Monday, 10 April 2017

The Amazing Spider-Man [2015] #24 - Marvel Comics

Dan Slott was probably right as far as most of this twenty-page periodical’s readers were concerned when he wrote that “people are not walking out of this one happy.” For whilst “The Clone Conspiracy” tie-in does rather nicely explain precisely why Spider-Man found only the dusty remains of Doctor Octopus and Ben Reilly at the end of that aforementioned Spider-Event mini-series, the plot to “Night Of The Jackals” only does so by first introducing a contrivingly convenient proto-clone body for Otto Octavius to inhabit as “the true Peter Parker’s Superior”, and then subsequently allowing the original Scarlet Spider to ward off the fatal effects of his Carrion Virus by simply consuming vast quantities of “New U” pills; “Remember, kids, don’t do drugs. Drugs are bad. Except when they keep you from turning into a carrion zombie.”  

Equally as poorly thought out is the Berkeley-born writer’s motivation for Miles Warren to confront his callous employer at the dog-mask wearing maniac’s safehouse. Admittedly, the Professor’s desire to have his revenge upon “a failed experiment” who made him believe he was actually a defective clone himself was undoubtedly a strong one. Yet that doesn’t explain why, having once again donned his instantly recognisable ‘goblinesque green’ costume, the genius geneticist demands Riley fight him inside the burning remnants of “a recreation of Peter's childhood home,” nor why he is surprised that, having arrived and found his stash of medication destroyed, the American author's latest incarnation of the Jackal simply turns his back upon his predecessor and matter-of-factly ensures the biochemist’s destruction by helping the building collapse upon the talented gymnast’s head.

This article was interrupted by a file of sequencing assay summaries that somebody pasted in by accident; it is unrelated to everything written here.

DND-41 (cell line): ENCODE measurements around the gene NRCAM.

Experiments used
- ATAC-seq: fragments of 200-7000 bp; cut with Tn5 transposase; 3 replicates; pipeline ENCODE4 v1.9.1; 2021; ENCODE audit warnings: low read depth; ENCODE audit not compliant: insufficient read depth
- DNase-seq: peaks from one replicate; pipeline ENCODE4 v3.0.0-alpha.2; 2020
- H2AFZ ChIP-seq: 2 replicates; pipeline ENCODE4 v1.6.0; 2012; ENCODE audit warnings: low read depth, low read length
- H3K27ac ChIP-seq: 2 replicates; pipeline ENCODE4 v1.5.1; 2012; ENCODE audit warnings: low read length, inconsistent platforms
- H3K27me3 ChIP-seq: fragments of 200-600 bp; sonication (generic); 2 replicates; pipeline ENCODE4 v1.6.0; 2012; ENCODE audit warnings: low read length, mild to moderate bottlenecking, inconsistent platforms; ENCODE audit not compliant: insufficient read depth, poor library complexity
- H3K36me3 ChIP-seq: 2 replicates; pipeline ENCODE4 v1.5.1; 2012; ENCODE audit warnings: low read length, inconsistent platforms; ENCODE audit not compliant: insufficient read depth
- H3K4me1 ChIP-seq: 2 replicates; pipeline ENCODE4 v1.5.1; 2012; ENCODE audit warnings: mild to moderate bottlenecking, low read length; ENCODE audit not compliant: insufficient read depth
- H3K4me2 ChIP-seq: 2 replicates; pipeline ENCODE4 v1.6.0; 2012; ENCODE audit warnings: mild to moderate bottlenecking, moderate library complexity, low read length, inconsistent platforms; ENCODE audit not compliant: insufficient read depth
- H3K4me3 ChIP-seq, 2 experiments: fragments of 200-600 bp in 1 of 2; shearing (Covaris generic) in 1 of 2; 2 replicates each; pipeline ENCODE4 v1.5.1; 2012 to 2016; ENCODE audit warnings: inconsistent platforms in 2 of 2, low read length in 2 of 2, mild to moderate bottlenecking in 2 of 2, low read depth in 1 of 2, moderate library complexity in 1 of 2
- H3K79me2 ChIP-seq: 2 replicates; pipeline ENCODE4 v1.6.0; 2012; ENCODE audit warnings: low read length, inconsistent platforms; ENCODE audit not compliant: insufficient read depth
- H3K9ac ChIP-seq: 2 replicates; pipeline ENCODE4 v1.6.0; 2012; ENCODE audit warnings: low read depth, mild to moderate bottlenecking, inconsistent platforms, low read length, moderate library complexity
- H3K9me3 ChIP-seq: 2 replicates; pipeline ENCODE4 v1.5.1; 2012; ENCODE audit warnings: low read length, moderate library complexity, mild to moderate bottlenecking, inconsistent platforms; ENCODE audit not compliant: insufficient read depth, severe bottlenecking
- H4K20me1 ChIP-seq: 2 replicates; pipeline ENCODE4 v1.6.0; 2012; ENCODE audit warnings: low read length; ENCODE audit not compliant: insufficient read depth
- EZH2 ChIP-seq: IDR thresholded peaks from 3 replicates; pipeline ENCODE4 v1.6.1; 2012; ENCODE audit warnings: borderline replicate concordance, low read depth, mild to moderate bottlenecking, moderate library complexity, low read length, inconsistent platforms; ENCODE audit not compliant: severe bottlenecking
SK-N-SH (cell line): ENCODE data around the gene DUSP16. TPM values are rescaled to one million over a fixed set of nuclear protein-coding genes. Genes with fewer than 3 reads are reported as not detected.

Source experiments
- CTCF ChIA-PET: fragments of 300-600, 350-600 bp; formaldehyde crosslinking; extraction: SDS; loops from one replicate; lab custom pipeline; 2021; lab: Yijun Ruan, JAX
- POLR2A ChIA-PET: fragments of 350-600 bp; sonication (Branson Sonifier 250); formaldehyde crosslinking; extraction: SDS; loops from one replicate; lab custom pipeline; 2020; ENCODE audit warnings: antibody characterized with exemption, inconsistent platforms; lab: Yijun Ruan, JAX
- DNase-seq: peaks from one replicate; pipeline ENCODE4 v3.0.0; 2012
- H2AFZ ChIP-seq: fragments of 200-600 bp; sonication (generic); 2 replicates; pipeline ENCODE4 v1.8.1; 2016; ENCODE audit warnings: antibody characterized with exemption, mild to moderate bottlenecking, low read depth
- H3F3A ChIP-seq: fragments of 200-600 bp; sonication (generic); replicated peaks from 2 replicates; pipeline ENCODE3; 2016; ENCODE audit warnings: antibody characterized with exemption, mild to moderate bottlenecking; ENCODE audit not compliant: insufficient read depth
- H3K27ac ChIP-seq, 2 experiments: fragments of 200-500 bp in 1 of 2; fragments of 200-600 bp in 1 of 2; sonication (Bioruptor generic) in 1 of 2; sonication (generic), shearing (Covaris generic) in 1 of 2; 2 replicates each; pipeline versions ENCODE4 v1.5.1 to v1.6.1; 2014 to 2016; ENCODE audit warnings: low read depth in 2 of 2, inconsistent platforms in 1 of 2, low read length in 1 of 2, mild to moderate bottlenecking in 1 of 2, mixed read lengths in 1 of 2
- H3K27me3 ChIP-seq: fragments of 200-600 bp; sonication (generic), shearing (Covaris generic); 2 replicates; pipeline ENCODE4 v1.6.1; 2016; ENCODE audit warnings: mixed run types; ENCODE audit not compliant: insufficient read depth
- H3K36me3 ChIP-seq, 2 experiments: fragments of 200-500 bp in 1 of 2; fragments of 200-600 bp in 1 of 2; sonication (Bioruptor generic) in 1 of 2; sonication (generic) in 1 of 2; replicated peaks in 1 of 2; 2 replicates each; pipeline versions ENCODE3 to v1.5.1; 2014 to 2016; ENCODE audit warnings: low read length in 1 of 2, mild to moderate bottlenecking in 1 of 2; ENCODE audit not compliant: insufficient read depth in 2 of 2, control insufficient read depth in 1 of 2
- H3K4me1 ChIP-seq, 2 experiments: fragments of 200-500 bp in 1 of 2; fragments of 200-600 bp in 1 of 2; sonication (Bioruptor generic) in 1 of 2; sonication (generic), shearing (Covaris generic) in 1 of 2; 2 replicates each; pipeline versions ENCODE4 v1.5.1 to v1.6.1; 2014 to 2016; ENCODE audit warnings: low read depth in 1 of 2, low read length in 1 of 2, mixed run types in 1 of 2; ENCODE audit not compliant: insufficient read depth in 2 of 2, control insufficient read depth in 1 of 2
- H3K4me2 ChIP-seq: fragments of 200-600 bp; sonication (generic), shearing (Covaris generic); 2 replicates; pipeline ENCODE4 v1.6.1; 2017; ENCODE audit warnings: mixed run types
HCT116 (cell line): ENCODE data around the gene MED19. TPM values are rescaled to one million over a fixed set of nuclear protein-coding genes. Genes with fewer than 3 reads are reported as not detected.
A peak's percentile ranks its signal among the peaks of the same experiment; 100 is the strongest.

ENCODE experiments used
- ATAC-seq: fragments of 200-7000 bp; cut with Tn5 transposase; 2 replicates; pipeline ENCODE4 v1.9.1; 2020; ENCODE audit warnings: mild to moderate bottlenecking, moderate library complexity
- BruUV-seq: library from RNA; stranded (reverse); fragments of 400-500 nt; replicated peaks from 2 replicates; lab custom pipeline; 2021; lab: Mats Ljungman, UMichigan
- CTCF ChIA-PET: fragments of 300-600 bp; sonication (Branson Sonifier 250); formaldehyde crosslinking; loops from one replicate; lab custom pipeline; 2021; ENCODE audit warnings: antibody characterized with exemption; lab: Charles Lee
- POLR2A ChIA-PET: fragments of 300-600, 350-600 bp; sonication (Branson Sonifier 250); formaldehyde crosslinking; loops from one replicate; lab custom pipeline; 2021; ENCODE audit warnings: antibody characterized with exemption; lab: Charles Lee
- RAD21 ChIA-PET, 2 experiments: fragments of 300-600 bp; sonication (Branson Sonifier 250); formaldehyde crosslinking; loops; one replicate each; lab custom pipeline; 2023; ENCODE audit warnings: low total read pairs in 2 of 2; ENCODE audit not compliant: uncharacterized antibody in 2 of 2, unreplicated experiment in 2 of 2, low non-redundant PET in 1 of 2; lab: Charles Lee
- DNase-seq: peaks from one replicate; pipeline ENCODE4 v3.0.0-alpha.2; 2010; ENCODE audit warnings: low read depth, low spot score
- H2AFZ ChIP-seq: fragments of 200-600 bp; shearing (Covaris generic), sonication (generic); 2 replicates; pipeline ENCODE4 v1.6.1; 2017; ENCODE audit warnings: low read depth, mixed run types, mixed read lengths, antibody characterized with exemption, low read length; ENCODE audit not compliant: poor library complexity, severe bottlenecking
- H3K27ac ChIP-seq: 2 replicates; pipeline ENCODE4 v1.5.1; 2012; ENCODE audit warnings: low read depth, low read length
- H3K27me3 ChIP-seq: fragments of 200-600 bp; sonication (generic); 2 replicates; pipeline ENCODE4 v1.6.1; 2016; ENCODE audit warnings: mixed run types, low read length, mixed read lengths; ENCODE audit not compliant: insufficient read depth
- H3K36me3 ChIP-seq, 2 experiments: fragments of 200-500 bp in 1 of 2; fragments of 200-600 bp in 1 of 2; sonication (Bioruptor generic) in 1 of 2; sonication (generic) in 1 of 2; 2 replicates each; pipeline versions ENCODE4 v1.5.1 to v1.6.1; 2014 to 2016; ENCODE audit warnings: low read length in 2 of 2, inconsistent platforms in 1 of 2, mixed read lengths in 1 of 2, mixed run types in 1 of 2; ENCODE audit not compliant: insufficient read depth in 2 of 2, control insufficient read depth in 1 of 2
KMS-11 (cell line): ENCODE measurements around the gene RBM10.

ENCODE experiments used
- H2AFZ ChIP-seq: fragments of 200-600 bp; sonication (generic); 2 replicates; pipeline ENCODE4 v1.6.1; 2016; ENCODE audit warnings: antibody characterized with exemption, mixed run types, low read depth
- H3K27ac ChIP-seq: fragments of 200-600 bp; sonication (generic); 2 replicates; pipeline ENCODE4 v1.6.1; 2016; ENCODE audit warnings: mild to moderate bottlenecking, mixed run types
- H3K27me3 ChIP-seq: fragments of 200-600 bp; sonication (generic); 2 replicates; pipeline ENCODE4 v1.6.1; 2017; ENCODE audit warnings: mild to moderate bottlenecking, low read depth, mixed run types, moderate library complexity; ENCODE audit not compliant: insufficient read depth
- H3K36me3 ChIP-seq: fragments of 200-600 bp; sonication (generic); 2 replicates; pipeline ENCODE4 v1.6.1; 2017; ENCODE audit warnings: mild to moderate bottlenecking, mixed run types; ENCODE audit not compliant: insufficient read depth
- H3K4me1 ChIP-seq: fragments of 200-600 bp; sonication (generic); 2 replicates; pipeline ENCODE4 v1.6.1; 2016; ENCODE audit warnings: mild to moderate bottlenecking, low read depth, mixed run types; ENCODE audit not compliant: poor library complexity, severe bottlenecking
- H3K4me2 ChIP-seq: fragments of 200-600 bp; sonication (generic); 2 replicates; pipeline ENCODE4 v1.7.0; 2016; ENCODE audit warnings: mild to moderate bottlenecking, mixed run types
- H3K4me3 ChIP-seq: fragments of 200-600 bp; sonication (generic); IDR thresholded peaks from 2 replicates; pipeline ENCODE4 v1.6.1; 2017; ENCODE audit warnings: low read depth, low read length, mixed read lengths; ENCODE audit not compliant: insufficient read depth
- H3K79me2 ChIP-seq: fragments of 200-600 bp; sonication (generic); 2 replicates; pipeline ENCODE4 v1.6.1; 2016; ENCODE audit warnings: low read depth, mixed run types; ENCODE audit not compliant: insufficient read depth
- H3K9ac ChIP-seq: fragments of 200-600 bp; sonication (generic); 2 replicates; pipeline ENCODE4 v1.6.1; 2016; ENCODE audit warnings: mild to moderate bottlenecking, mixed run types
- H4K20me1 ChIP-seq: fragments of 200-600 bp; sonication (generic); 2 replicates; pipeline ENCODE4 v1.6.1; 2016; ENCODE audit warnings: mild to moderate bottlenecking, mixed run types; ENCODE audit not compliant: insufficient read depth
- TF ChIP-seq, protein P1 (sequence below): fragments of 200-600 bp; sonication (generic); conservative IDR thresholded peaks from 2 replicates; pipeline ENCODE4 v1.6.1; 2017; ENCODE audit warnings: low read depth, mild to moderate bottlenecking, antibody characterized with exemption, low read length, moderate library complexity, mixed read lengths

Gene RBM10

Quite possibly just as tired as the plot to Issue Twenty Four of “The Amazing Spider-Man”, are Giuseppe Camuncoli’s illustrations. The Italian comic book sketcher undoubtedly pencils the grisly demise of Warren’s hapless melting clones with all the panache and dynamism that made him “best known for his work on the Marvel Comics title… The Superior Spider-Man”. However, the same cannot be said for the rest of the former “Swamp Thing” fill-in artist’s breakdowns, with Ben Reilly in particular appearing increasingly poorly drawn as the adventure progresses, as are the numerous indistinctly-detailed firemen found within the publication's final scene.
Writers: Dan Slott & Christos Gage, Artist: Giuseppe Camuncoli, and Inker: Cam Smith

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